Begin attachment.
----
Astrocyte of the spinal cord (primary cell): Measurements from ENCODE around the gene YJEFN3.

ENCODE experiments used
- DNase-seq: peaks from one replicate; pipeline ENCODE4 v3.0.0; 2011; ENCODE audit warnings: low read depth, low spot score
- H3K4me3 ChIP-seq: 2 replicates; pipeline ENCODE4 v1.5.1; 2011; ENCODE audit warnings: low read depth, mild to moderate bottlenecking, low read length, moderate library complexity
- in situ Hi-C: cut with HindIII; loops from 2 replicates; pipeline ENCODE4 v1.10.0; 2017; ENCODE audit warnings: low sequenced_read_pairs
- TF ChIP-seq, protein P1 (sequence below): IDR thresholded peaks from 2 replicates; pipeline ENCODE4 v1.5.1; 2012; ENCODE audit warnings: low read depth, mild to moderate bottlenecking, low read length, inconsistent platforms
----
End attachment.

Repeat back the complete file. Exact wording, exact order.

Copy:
Astrocyte of the spinal cord (primary cell): Measurements from ENCODE around the gene YJEFN3.

ENCODE experiments used
- DNase-seq: peaks from one replicate; pipeline ENCODE4 v3.0.0; 2011; ENCODE audit warnings: low read depth, low spot score
- H3K4me3 ChIP-seq: 2 replicates; pipeline ENCODE4 v1.5.1; 2011; ENCODE audit warnings: low read depth, mild to moderate bottlenecking, low read length, moderate library complexity
- in situ Hi-C: cut with HindIII; loops from 2 replicates; pipeline ENCODE4 v1.10.0; 2017; ENCODE audit warnings: low sequenced_read_pairs
- TF ChIP-seq, protein P1 (sequence below): IDR thresholded peaks from 2 replicates; pipeline ENCODE4 v1.5.1; 2012; ENCODE audit warnings: low read depth, mild to moderate bottlenecking, low read length, inconsistent platforms